LAST month the media was awash with articles reporting on research that linked eating red meat with an increased risk of death. The articles were reporting on research that had compared the data from two American studies which recorded information about the lifestyles of 2 groups of people: 37,698 men, who completed questionnaires between 1986 and 2008 and 83,644 women between 1980 and 2008.
Media articles have reported that ‘adding an extra portion of unprocessed red meat to someone's daily diet would increase the risk of death by 13 per cent’ (BBC)
Headlines included ‘Red meat increases death’, ‘All red meat is bad for you’ and ‘Red meat blamed for 1 in 10 deaths’. So should we forgo the traditional Sunday leg of lamb or can we safely enjoy the odd steak without a feeling of impending doom?
As I am sure you have noticed, we’re frequently subjected to doom-laden headlines warning us against eating or drinking certain things and they are often swiftly followed by another series of reports telling us that actually, it's ok after all. Here's a quick look behind the headlines to help you try and make sense of it all...
What does the study say?
The study was conducted by the eminent Harvard School of Public Health and published in the journal Archives of Internal Medicine. The press release states ‘A new study from Harvard School of Public Health (HSPH) researchers has found that red meat consumption is associated with an increased risk of total, cardiovascular, and cancer mortality. The results also showed that substituting other healthy protein sources, such as fish, poultry, nuts, and legumes, was associated with a lower risk of mortality.’
What does the study mean?
Media articles have reported that ‘adding an extra portion of unprocessed red meat to someone's daily diet would increase the risk of death by 13 per cent’ (BBC) and ‘replacing red meat with fish, poultry, or plant-based protein foods contributed to a longer life’ (the Guardian).
Is the information accurate?
The million dollar question. The trouble with this sort of research is that it is a backward look at the eating habits of a group of people over the previous year. I don't know about you but I know I would have difficulty remembering exactly what I had eaten over the past year.
When working with clients, I've noticed that people often struggle to remember what they have eaten over the past week. There is often also a gap between what people would like to think they have eaten vs. what they actually consume - it's human nature! Not only that, but the questionnaires are long and detailed and even willing participants get bored. This sort of nutritional information gathering is notoriously unreliable.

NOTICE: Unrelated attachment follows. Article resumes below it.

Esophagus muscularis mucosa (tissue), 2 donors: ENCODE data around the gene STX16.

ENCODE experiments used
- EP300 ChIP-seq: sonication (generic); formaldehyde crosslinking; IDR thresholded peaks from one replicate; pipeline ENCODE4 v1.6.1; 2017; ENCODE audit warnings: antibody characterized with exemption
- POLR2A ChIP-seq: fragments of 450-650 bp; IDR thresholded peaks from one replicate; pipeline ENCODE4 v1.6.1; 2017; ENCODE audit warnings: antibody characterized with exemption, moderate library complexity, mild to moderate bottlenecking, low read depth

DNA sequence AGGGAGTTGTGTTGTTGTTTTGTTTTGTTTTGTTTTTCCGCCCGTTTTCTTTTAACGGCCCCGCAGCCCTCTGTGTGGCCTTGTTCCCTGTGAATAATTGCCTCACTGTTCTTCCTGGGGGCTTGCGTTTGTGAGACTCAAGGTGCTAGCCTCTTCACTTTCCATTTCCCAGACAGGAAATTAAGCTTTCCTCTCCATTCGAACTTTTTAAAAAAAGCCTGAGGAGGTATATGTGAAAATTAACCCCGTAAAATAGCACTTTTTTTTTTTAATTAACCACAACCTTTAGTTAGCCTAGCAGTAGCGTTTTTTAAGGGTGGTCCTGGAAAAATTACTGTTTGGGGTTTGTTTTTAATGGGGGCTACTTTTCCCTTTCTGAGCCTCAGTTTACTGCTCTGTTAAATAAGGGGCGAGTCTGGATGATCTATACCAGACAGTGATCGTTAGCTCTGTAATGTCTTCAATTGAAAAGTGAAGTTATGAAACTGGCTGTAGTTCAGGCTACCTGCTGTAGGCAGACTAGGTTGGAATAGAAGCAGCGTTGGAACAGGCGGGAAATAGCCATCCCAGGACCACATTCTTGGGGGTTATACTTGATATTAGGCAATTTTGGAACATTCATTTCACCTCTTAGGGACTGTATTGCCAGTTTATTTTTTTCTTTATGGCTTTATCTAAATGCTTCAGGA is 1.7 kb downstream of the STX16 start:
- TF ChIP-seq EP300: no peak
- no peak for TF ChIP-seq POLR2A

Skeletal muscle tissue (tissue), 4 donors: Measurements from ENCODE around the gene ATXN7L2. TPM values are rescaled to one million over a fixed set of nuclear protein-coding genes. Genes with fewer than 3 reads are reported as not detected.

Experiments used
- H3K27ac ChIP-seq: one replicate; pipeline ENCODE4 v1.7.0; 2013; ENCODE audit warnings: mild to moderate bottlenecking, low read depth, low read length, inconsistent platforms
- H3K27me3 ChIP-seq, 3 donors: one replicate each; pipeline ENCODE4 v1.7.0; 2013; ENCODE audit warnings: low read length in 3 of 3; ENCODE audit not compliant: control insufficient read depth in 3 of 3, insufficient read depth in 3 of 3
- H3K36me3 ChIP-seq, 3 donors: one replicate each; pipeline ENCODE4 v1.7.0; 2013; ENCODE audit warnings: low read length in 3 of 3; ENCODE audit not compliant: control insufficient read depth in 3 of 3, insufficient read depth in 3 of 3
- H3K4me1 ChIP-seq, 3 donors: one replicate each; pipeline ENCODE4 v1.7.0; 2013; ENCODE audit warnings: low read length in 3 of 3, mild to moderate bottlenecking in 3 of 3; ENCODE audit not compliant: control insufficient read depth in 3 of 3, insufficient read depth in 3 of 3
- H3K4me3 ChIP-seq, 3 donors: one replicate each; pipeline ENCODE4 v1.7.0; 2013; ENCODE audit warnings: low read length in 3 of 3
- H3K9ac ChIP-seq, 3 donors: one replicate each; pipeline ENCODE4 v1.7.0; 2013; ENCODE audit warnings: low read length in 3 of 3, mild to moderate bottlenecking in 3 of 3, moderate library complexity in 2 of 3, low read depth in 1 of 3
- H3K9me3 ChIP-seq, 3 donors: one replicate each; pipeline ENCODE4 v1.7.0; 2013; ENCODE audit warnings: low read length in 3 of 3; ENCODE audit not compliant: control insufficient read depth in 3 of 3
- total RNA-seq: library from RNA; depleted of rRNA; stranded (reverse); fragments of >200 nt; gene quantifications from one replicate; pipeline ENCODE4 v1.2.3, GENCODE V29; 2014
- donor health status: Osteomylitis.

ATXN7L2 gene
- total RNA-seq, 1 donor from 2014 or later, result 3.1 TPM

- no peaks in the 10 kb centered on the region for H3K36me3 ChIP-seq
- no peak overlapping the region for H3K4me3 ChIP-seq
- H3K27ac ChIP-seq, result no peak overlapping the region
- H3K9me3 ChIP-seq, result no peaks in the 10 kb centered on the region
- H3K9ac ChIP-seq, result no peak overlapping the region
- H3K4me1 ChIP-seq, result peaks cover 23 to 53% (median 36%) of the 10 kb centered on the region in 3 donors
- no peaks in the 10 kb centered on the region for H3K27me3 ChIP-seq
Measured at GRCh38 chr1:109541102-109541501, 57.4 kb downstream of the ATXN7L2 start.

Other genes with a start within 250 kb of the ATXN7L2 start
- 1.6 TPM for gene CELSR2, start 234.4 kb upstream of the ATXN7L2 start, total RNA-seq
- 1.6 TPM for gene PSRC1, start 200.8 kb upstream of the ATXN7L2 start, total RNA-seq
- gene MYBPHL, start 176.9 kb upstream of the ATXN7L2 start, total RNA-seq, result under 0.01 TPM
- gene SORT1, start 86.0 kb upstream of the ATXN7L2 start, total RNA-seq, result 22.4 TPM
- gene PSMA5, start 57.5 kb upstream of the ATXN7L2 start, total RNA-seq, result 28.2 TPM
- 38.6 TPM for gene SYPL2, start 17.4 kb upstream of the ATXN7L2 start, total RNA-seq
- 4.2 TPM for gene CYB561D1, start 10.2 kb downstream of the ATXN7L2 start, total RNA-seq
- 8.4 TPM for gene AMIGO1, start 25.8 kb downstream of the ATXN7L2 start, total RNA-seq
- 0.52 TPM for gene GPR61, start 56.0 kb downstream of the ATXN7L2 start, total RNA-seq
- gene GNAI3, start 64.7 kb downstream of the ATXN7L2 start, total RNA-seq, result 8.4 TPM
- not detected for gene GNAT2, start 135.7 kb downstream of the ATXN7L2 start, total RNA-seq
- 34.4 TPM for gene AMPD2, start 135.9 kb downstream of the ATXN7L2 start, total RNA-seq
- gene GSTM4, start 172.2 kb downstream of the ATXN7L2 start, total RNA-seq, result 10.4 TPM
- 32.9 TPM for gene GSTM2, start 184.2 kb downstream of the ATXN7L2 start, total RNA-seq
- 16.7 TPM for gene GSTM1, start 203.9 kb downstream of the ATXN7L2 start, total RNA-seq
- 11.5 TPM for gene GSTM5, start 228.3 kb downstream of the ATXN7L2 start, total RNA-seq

What is red meat?
Good question. Red meat includes beef, pork and lamb and products made from them such as burgers, sausages and bacon. Clearly there can be quite a difference in quality between say, a lean steak and a cheap sausage and, to be fair, the researchers did look at 'processed meat' intake separately. However, they did not categorise burgers or meats in sandwiches or ready meals as processed meats.
Not only that, but a response to this study from the UK Soil Association points out the differences between farming practices in the UK and the US: beef in the US is mainly grain-fed whereas in the UK, it’s mainly grass-fed.
According to a Soil Association press release, ‘The diet fed to beef cattle has a large impact on the proportion of different fatty acids in the meat, with grass-fed beef containing up to eleven times more omega-3 fatty acids as well as higher levels of cancer-fighting conjugated linoleic acid (CLA) and lower total fat.’ US cattle are also routinely treated with hormones and growth promoters, both of which have been linked to an increased risk of cancer. This means that the findings from this US study may not be applicable to meat eaters in the UK.
Is eating red meat going to kill me?
Well, I'm going to be bold and say probably not. Although as a nutritional therapist I am in favour of 'healthy eating', I don't actually believe that red meat, per se, is bad for you. What's more important is to choose a variety of foods and to eat a diet that is right for you as an individual.
The advice given here is not intended to replace medical advice. Always consult your GP if you are concerned about your health.
Clare Jones, BA(Hons), Dip ION, mBANT NTC & CNHC registered
Nutritional Therapy 07985 166606.
Follow Clare on Twitter @ClareJonesNutri and Facebook www.facebook.com/ClareJonesNutritionalTherapy
If you would like to make an appointment for a personal nutrition consultation with Clare, please contact her on the above number or visit Clare’s website: www.clarejones-nutrition.co.uk